Sale of English Woodland suspended

The Coalition government of the United Kingdom has decided to abandon its policy of a large scale sale of the forests owned by the government quango, the Forestry Commission.  Many people regard this as good news because access to forests for the public will be secured. I think that there is a more important issue than public access.

About 18% of the English woodlands are owned and managed by the Forestry Commission. As far as I know they do their job well and are reasonably efficient. There may be efficiencies that can be brought about by selling off some woodland, but in the grand scheme of things I doubt that these efficiencies are significant.

I rather suspect that the driving force behind the desire to sell off woodland was the belief that woodland form a good source of biomass fuel, and the conversion of trees into wood pellets would support a domestic biomass industry, to fuel wood burning boilers. Anyone who owns woodland knows that it is long term investment because usually you can only sell the trees to the paper pulp industry or to the wood industry where the trees will be used in building and furniture industries. Biomass adds a prospect of a faster return on your investment.

Most private forest owners have bought woodland knowing that the returns are small and long term. Biomass as a cash crop changes this and selling off woodland would probably provide a new type of buyer who would be primarily concerned to maximise the cash crop especially if the Renewable Heat Incentive makes it worthwhile to turn trees into ash and smoke.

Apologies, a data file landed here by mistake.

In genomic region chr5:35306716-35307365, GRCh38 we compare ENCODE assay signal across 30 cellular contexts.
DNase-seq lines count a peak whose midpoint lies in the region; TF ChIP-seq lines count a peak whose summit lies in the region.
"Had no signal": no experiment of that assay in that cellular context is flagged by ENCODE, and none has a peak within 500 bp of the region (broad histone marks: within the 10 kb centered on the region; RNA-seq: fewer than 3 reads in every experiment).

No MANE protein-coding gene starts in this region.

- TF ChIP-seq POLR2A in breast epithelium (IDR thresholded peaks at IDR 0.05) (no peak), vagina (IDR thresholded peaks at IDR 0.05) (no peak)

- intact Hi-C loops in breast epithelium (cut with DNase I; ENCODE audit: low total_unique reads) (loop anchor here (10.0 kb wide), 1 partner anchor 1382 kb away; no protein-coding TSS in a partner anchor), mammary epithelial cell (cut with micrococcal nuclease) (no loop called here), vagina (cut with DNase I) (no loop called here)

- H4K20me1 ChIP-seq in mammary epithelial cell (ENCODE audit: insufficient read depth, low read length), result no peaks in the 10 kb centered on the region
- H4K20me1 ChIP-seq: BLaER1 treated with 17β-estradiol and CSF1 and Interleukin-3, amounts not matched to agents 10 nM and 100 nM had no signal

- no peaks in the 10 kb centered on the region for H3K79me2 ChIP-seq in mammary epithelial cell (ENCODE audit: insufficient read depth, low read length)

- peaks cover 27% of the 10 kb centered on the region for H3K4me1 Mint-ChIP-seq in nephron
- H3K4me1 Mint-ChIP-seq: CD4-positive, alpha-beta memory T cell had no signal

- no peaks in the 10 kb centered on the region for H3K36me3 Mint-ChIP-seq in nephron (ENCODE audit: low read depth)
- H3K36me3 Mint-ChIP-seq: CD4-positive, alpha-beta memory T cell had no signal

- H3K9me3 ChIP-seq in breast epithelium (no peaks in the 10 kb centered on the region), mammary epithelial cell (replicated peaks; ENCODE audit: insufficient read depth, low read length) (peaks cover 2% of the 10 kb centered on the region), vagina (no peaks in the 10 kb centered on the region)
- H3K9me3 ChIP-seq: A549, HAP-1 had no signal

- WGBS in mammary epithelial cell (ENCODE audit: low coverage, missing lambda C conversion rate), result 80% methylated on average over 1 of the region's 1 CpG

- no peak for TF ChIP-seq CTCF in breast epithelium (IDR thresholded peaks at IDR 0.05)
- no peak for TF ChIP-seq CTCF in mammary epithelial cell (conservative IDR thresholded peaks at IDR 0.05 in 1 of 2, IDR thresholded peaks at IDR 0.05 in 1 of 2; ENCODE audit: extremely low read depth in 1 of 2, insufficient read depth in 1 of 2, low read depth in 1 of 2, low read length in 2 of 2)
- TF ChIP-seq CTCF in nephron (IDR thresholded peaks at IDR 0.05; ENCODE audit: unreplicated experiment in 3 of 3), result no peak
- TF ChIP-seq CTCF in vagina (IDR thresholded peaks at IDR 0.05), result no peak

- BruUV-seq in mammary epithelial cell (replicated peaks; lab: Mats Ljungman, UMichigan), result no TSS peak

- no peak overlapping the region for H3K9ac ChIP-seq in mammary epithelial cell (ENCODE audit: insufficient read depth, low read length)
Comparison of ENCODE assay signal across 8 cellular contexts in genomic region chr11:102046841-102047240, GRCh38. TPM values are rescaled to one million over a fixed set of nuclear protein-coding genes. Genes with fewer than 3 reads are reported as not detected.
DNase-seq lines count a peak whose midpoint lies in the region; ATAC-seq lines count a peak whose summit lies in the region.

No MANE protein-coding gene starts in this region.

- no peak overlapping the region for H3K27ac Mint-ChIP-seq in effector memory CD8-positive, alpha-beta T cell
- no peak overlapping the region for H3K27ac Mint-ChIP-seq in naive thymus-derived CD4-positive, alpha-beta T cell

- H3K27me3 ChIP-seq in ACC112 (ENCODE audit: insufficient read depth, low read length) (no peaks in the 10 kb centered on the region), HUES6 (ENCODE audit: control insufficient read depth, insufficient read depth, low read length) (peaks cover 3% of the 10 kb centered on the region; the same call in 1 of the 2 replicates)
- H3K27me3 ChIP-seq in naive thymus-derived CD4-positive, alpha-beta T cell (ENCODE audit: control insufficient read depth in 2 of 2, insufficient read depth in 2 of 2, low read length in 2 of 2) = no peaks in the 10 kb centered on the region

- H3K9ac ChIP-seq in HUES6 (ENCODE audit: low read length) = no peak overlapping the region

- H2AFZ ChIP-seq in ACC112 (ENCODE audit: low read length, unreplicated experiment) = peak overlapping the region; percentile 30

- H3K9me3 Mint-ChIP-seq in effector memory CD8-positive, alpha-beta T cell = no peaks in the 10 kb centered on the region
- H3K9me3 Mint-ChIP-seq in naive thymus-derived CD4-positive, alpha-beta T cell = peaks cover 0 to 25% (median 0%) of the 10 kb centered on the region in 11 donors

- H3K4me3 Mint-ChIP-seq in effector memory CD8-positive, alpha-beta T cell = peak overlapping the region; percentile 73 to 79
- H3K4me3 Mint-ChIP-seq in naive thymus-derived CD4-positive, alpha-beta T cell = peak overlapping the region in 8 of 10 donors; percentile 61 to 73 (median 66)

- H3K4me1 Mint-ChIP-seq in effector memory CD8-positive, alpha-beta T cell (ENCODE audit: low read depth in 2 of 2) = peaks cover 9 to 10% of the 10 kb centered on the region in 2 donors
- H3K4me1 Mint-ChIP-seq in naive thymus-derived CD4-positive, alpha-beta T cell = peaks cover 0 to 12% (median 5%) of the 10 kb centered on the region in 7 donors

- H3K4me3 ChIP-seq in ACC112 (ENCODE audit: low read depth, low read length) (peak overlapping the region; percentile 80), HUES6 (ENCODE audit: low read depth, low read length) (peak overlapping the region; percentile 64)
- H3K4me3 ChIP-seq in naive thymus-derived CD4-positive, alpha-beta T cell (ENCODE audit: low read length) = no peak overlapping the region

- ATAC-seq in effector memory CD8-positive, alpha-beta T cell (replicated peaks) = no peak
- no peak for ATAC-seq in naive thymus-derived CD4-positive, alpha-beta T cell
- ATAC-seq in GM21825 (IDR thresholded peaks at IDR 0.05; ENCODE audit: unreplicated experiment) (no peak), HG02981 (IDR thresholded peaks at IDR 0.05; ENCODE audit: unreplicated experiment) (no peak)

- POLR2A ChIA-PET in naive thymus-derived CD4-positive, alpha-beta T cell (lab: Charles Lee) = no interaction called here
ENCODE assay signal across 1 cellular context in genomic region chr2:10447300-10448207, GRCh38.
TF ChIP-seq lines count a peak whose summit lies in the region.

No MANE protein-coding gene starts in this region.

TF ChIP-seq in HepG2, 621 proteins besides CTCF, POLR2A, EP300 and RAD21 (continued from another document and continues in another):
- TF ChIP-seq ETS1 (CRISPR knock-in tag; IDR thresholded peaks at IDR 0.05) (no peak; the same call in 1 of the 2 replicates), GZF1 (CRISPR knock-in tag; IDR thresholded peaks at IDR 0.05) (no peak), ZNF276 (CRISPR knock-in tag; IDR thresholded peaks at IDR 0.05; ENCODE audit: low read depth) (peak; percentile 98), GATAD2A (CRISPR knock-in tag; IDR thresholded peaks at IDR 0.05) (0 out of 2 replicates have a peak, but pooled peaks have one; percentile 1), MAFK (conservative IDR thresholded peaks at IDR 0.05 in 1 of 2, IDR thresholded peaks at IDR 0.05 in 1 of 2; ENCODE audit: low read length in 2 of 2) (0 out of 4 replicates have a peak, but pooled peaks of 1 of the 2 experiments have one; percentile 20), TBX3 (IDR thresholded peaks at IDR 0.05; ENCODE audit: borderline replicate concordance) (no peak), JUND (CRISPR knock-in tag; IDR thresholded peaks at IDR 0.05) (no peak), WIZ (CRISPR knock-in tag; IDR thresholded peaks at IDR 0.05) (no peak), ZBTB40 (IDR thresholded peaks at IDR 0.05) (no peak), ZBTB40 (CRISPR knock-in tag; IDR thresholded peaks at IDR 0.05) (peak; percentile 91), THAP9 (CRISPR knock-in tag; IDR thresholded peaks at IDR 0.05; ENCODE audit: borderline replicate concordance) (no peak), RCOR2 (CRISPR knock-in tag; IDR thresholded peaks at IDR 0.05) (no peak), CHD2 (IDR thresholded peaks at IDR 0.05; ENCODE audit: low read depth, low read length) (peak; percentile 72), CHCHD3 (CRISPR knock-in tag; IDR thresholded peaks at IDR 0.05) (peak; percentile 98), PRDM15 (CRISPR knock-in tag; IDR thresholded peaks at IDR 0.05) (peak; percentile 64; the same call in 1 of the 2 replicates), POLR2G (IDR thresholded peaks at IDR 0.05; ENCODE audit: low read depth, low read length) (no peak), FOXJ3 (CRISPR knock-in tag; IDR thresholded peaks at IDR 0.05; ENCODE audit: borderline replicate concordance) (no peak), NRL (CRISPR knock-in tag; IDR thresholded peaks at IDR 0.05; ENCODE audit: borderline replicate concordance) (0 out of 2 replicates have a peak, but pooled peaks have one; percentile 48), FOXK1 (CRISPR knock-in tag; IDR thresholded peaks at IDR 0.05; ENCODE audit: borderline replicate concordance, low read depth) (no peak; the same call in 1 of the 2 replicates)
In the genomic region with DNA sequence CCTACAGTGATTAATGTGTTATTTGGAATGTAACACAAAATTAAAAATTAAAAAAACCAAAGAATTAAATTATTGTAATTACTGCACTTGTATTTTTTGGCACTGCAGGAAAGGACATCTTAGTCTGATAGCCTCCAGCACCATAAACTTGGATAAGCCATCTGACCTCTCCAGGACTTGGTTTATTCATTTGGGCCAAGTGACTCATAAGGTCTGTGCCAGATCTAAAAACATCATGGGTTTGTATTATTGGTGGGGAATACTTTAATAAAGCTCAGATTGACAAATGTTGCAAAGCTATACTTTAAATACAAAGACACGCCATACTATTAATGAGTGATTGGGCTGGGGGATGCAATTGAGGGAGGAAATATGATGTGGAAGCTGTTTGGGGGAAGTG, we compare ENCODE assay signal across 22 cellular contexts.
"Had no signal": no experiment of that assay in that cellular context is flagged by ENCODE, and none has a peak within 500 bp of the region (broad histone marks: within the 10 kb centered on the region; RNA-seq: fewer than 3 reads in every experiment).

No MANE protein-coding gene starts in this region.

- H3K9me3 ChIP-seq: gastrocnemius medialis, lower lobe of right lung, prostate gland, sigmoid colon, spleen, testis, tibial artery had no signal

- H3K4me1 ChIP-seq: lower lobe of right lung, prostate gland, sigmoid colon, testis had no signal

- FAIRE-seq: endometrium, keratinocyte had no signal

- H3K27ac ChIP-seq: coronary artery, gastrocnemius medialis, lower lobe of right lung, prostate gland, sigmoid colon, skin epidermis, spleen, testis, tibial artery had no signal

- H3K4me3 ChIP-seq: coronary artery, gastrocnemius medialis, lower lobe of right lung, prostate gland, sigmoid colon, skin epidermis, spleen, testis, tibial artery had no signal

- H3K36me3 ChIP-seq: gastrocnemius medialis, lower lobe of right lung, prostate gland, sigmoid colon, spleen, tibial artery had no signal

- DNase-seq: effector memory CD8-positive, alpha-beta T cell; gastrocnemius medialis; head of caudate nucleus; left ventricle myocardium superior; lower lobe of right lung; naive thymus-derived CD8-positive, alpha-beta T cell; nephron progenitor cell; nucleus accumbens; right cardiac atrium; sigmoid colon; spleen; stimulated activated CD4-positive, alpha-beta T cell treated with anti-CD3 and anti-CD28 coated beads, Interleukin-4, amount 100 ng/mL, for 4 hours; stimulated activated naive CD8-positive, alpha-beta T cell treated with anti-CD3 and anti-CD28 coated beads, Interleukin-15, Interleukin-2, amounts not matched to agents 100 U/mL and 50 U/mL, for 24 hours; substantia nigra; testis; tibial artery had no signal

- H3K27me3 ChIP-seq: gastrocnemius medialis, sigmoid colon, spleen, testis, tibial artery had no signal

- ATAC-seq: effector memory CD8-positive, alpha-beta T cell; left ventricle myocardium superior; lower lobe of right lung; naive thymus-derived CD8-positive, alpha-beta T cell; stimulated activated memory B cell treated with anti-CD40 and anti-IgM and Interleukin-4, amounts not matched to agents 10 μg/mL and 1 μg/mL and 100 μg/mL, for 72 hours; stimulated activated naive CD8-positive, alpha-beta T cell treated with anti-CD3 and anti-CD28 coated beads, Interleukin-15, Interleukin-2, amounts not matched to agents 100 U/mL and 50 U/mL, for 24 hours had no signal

The government has now decided that the existing rules for selling forests can stay in situ for the time being. Some forests would be sold, in any event under the existing regulations.

Many people signed the petition organised by the Woodland Trust and this, as well as strength of popular feeling, has led the government to change its mind. I suggest we should never criticise a government that changes its mind; it is sensible to do so when it is clear that a policy is unpopular and wrong.

Many notable people such as Dame Judi Dench, Melvyn Bragg, Annie Lennox, and the Archbishop of Canterbury have loudly opposed the plans to sell the forests. Their job has not yet been done. They should be concerned that even now there will be some sales of woodland and if these notable people believe the sales to be opposed to the public interest their course of action is clear.

These celebrities can do what other environmentalists have done; they  can buy forest from the future sales and simply dedicate them to the public or keep them in their own ownership and managed properly for biodiversity and public access. The cost to them would not be significant and they would be actively putting their money (or a small proportion of it) where their mouths are.


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